The Communists took control of Czechoslovakia in February 1948, and it was the belief of the new authorities that anyone who had fought for the western allies was suspect, probably a traitor; many of the former pilots were arrested, and Karel Janoušek, who had been head of the RAF Czech Inspectorate during the war, was imprisoned for 15 years. Many other airmen were dismissed from the forces and all of them were victimised, their wartime heroics forgotten. One example of how these Czech heroes were treated is Josef Koukal who, like Frantisek and Kuttelwascher, had made his way to the RAF via the air forces of Czechoslovakia, Poland, and France. In September 1940 he was shot down over the Isle of Sheppey, and although he was thrown clear of his plane in an explosion his clothes caught fire and he suffered burns to 72% of his body. Over the next two years Koukal underwent 22 operations at ‘The Guinea Pig Club’, the specialist burns unit at The Queen Victoria Hospital. Despite his extensive burns and two pieces of shrapnel in his right eye (which remained there for the rest of his life) Koukal was determined to fly again, his doctors could not dissuade him and he resumed operational flying in May 1943. Koukal returned to his homeland after the war, but after the Communist takeover in 1948 he was persecuted by the State Security Police. Koukal refused to be provoked so they could not arrest him but he, his wife, and their two sons were restricted to living in a single room without running water or a toilet for the next 14 years. Koukal died of a heart attack in 1980 and it was not until November 1989, after the Czech ‘Velvet Revolution’, that he finally received recognition from his homeland for the part he played in fighting to free Czechoslovakia from Nazi German control. Koukal was ‘politically and morally rehabilitated’ by the new non-Communist regime and posthumously promoted to the rank of Colonel in the Czechoslovak Air Force; at the same time the other men who had flown with the RAF were finally officially recognised. Many had already died but those who still survived and were now in their 70’s and 80’s were overnight celebrities who were finally able to show their uniforms and medals with pride, and spent as much time as possible visiting schools and clubs so that their story could finally be told.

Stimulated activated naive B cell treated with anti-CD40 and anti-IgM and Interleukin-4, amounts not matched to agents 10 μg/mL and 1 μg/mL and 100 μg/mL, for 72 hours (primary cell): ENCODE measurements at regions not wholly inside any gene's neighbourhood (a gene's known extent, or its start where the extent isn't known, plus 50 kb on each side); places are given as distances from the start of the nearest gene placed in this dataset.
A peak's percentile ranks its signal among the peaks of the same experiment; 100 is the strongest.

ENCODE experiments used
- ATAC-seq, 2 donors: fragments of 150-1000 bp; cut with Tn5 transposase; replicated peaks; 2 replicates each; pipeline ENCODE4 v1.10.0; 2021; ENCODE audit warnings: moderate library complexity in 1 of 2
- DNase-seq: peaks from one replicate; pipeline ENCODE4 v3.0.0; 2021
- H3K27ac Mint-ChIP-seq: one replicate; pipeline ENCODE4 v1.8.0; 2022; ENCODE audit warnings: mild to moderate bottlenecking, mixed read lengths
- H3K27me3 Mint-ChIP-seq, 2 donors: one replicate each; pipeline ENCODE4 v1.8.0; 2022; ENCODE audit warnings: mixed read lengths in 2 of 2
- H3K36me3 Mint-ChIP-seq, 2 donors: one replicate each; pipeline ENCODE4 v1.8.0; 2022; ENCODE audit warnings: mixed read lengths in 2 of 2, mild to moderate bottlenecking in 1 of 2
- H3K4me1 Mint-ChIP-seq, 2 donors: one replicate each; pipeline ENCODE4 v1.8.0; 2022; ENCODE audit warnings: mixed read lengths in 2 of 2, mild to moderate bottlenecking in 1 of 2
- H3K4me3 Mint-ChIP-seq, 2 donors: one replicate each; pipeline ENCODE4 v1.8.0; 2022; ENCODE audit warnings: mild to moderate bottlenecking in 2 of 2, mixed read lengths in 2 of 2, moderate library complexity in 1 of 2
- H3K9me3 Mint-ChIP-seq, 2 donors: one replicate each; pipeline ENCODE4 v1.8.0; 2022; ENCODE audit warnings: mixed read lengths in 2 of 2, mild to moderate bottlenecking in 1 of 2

You can find out more about these brave Czech pilots on the Free Czechoslovak Air Force webpage

Josef Koukal

‘Peace for our time’ – the Munich Agreement and the road to war.